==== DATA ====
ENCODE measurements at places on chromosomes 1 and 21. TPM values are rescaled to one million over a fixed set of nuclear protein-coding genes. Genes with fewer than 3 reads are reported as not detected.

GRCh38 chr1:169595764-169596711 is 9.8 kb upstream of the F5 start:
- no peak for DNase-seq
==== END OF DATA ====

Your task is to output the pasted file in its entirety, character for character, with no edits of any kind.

ENCODE measurements at places on chromosomes 1 and 21. TPM values are rescaled to one million over a fixed set of nuclear protein-coding genes. Genes with fewer than 3 reads are reported as not detected.

GRCh38 chr1:169595764-169596711 is 9.8 kb upstream of the F5 start:
- no peak for DNase-seq